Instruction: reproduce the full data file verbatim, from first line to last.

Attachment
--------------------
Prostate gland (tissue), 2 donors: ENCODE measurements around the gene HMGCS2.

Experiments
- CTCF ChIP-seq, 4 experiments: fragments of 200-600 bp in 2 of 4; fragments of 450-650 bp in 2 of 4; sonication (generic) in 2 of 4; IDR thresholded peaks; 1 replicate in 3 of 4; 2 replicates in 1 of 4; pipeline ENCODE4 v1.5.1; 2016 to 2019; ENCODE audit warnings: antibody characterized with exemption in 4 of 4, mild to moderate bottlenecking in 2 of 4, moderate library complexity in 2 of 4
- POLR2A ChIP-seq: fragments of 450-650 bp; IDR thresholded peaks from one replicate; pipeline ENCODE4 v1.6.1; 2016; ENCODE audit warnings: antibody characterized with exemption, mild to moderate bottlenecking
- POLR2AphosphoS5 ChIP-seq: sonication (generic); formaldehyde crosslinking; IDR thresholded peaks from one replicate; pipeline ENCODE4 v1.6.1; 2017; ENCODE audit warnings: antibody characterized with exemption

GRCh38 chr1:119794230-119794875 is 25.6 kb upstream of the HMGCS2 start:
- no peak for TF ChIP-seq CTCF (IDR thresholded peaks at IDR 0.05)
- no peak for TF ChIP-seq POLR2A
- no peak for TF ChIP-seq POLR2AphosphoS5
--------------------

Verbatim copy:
Prostate gland (tissue), 2 donors: ENCODE measurements around the gene HMGCS2.

Experiments
- CTCF ChIP-seq, 4 experiments: fragments of 200-600 bp in 2 of 4; fragments of 450-650 bp in 2 of 4; sonication (generic) in 2 of 4; IDR thresholded peaks; 1 replicate in 3 of 4; 2 replicates in 1 of 4; pipeline ENCODE4 v1.5.1; 2016 to 2019; ENCODE audit warnings: antibody characterized with exemption in 4 of 4, mild to moderate bottlenecking in 2 of 4, moderate library complexity in 2 of 4
- POLR2A ChIP-seq: fragments of 450-650 bp; IDR thresholded peaks from one replicate; pipeline ENCODE4 v1.6.1; 2016; ENCODE audit warnings: antibody characterized with exemption, mild to moderate bottlenecking
- POLR2AphosphoS5 ChIP-seq: sonication (generic); formaldehyde crosslinking; IDR thresholded peaks from one replicate; pipeline ENCODE4 v1.6.1; 2017; ENCODE audit warnings: antibody characterized with exemption

GRCh38 chr1:119794230-119794875 is 25.6 kb upstream of the HMGCS2 start:
- no peak for TF ChIP-seq CTCF (IDR thresholded peaks at IDR 0.05)
- no peak for TF ChIP-seq POLR2A
- no peak for TF ChIP-seq POLR2AphosphoS5